Christopher Bailey’s commitment to British creativity at Burberry is like a folksier version of Karl Lagerfeld’s Métiers d’Art at Chanel. Every season, Bailey finds a new kind of artisanship to elevate his collection, and a new musician to accompany the presentation of that collection. Today, it was a young man named Rhodes, who sang great big songs in front of a great big orchestra, while Burberry went hog wild for lace. Bailey used the expertise of small artisanal companies to master the craft of weaving cotton lace then placing it in complete items of clothing (as complex, in its own way, as engineering prints), and the whole process took so long that it’s a small wonder he wanted to celebrate the achievement with an entire body of work. He called it Strait-Laced, an obvious reference to the narrow tailored silhouette that ruled the collection, but also an acknowledgement of the way in which the lace itself softened and undercut the formality. Lace shirts and ties paired with precisely cut jackets and pants made for a subtly dandified look. And a lace collar on a trench was a timely way to update a Burberry classic.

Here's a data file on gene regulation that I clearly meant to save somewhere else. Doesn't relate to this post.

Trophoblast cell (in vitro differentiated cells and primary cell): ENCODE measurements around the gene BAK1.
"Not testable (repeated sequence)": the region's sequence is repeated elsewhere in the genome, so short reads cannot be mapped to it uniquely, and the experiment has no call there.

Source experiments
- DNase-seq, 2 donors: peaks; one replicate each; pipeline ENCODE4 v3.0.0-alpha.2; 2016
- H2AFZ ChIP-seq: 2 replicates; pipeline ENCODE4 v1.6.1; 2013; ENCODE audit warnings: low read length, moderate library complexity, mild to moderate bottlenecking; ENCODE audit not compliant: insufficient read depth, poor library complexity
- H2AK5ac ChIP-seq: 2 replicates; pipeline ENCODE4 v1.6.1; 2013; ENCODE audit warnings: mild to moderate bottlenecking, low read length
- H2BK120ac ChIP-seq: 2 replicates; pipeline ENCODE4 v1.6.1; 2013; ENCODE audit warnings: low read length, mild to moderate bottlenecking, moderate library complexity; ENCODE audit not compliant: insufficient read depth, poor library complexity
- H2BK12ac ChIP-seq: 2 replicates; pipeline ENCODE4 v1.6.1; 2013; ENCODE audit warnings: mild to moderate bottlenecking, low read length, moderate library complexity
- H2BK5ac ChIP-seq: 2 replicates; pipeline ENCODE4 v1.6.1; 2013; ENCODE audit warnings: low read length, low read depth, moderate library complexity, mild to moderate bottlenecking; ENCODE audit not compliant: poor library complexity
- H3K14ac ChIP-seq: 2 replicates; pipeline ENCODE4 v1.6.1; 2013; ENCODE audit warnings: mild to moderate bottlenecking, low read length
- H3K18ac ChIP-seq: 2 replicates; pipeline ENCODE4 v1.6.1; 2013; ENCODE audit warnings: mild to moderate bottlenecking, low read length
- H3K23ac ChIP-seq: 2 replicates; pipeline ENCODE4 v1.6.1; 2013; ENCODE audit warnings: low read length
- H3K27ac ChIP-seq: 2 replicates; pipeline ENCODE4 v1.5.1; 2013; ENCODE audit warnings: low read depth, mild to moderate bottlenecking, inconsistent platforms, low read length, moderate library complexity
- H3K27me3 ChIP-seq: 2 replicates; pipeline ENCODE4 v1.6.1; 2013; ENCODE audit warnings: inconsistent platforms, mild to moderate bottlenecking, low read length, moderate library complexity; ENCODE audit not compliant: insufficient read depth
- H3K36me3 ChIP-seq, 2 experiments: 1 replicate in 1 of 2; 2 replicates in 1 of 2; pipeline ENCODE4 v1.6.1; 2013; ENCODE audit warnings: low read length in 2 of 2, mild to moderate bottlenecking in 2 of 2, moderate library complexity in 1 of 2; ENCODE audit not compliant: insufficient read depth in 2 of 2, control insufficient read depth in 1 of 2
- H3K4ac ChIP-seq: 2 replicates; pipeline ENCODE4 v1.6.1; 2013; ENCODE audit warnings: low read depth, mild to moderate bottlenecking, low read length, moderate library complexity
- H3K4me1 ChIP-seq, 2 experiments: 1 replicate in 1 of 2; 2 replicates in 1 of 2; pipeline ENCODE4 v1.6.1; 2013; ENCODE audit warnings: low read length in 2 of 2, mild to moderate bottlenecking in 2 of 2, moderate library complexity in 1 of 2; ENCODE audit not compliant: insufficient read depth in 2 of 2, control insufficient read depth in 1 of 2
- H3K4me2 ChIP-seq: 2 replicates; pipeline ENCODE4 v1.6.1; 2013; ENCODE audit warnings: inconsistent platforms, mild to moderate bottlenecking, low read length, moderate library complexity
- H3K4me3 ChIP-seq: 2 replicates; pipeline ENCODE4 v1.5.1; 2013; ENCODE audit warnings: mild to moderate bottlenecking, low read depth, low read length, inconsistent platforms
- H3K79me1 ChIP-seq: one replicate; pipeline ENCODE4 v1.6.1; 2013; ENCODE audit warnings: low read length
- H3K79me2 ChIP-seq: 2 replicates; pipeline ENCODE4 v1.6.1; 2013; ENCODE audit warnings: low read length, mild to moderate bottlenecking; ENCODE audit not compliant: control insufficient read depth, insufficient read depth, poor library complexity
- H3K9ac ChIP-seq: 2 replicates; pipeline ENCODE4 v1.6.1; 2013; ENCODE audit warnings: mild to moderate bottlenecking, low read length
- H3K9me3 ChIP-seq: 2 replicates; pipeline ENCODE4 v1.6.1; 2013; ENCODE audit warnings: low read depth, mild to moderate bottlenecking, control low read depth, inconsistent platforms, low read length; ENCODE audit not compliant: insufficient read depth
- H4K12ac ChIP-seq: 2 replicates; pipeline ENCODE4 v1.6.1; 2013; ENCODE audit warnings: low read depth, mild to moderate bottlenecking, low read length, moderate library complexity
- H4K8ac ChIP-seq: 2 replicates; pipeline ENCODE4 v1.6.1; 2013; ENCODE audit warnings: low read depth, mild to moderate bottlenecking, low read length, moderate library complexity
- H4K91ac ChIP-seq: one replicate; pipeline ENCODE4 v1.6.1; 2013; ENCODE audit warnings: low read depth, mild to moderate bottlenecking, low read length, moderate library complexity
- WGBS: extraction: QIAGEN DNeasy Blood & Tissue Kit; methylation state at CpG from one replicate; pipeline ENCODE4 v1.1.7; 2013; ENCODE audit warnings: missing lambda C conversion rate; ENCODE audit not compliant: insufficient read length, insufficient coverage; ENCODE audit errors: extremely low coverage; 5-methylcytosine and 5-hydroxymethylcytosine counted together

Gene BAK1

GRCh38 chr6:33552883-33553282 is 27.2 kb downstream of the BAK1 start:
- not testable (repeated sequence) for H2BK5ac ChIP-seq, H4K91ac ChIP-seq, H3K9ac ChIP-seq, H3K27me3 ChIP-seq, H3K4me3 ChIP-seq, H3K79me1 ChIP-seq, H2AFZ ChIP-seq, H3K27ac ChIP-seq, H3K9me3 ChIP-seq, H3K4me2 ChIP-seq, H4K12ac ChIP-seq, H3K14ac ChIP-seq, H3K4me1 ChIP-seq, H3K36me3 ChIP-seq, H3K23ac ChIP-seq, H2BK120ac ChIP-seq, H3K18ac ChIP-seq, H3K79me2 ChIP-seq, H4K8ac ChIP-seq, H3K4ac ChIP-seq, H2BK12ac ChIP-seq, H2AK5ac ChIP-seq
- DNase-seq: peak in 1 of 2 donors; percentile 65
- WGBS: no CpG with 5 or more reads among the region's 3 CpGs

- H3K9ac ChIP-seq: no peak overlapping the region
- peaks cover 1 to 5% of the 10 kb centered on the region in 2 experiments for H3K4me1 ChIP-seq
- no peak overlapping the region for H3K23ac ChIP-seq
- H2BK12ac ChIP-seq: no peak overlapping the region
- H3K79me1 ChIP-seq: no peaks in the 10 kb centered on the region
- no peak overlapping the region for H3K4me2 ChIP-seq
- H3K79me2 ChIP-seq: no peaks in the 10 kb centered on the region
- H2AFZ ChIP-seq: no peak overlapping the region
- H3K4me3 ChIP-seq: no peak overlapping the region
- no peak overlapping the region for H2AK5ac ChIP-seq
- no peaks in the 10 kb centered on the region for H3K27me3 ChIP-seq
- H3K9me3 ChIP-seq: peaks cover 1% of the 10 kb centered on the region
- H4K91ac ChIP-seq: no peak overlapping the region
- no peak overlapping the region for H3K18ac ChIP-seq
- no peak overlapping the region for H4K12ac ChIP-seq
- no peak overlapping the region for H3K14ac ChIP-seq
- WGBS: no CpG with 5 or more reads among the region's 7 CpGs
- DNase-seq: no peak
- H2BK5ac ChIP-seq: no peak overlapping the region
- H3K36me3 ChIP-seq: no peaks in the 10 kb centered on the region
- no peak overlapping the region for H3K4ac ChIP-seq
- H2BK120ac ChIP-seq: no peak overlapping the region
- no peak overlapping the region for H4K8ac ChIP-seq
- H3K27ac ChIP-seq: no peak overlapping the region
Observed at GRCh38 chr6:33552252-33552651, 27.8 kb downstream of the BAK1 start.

Bailey found other ways to express the notion of loosening the straitlaced. Cashmere knit track pants were a big proposal. When he paired them with silk T-shirts, they had a sensual indolence that subtly subverted the basic tee-and-joggers formula. There was the same incongruity with the gauzy tops in abstract animal prints, or the string of green beads draped around a collar-and-tied neck, or the insect tiepins. Little things that suggested whoever is wearing the suit isn’t the straitlaced guy you think he is. In other words, Christopher Bailey is continuing to add outré shades to the palette of the Burberry man.